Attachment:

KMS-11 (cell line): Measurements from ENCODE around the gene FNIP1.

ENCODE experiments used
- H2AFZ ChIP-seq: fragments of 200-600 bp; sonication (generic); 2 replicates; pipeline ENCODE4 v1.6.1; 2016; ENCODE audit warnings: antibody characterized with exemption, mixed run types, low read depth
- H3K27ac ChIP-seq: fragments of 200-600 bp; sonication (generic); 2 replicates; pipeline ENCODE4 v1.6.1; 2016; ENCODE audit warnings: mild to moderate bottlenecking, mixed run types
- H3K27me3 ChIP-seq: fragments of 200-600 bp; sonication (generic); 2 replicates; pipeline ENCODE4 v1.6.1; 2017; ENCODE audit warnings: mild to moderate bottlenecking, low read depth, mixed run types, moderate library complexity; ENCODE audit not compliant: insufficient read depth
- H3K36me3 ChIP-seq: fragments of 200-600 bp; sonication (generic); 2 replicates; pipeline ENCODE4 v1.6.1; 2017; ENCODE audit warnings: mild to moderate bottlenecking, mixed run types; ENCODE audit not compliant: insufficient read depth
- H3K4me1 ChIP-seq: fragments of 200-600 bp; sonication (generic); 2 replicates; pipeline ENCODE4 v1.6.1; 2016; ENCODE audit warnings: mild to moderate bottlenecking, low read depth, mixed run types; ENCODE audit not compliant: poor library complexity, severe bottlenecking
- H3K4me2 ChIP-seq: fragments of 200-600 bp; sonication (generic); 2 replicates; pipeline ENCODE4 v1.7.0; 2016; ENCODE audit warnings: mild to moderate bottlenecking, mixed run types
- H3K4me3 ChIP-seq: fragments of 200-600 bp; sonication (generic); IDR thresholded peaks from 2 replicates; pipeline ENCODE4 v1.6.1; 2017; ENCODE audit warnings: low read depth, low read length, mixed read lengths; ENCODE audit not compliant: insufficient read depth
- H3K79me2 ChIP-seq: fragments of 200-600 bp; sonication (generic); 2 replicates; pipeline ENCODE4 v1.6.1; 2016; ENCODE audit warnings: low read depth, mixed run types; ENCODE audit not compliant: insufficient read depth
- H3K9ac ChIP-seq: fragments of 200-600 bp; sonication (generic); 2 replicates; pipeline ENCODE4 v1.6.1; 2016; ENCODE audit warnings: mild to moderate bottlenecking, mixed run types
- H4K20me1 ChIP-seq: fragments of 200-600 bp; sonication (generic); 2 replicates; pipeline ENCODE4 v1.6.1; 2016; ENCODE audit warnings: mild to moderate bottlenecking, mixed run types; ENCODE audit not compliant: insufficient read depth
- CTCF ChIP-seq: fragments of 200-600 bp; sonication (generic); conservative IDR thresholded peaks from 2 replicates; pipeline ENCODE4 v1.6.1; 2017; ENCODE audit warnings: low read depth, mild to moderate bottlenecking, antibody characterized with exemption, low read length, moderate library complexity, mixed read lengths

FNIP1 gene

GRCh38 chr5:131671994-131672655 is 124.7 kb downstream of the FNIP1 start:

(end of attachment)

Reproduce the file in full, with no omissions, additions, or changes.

KMS-11 (cell line): Measurements from ENCODE around the gene FNIP1.

ENCODE experiments used
- H2AFZ ChIP-seq: fragments of 200-600 bp; sonication (generic); 2 replicates; pipeline ENCODE4 v1.6.1; 2016; ENCODE audit warnings: antibody characterized with exemption, mixed run types, low read depth
- H3K27ac ChIP-seq: fragments of 200-600 bp; sonication (generic); 2 replicates; pipeline ENCODE4 v1.6.1; 2016; ENCODE audit warnings: mild to moderate bottlenecking, mixed run types
- H3K27me3 ChIP-seq: fragments of 200-600 bp; sonication (generic); 2 replicates; pipeline ENCODE4 v1.6.1; 2017; ENCODE audit warnings: mild to moderate bottlenecking, low read depth, mixed run types, moderate library complexity; ENCODE audit not compliant: insufficient read depth
- H3K36me3 ChIP-seq: fragments of 200-600 bp; sonication (generic); 2 replicates; pipeline ENCODE4 v1.6.1; 2017; ENCODE audit warnings: mild to moderate bottlenecking, mixed run types; ENCODE audit not compliant: insufficient read depth
- H3K4me1 ChIP-seq: fragments of 200-600 bp; sonication (generic); 2 replicates; pipeline ENCODE4 v1.6.1; 2016; ENCODE audit warnings: mild to moderate bottlenecking, low read depth, mixed run types; ENCODE audit not compliant: poor library complexity, severe bottlenecking
- H3K4me2 ChIP-seq: fragments of 200-600 bp; sonication (generic); 2 replicates; pipeline ENCODE4 v1.7.0; 2016; ENCODE audit warnings: mild to moderate bottlenecking, mixed run types
- H3K4me3 ChIP-seq: fragments of 200-600 bp; sonication (generic); IDR thresholded peaks from 2 replicates; pipeline ENCODE4 v1.6.1; 2017; ENCODE audit warnings: low read depth, low read length, mixed read lengths; ENCODE audit not compliant: insufficient read depth
- H3K79me2 ChIP-seq: fragments of 200-600 bp; sonication (generic); 2 replicates; pipeline ENCODE4 v1.6.1; 2016; ENCODE audit warnings: low read depth, mixed run types; ENCODE audit not compliant: insufficient read depth
- H3K9ac ChIP-seq: fragments of 200-600 bp; sonication (generic); 2 replicates; pipeline ENCODE4 v1.6.1; 2016; ENCODE audit warnings: mild to moderate bottlenecking, mixed run types
- H4K20me1 ChIP-seq: fragments of 200-600 bp; sonication (generic); 2 replicates; pipeline ENCODE4 v1.6.1; 2016; ENCODE audit warnings: mild to moderate bottlenecking, mixed run types; ENCODE audit not compliant: insufficient read depth
- CTCF ChIP-seq: fragments of 200-600 bp; sonication (generic); conservative IDR thresholded peaks from 2 replicates; pipeline ENCODE4 v1.6.1; 2017; ENCODE audit warnings: low read depth, mild to moderate bottlenecking, antibody characterized with exemption, low read length, moderate library complexity, mixed read lengths

FNIP1 gene

GRCh38 chr5:131671994-131672655 is 124.7 kb downstream of the FNIP1 start: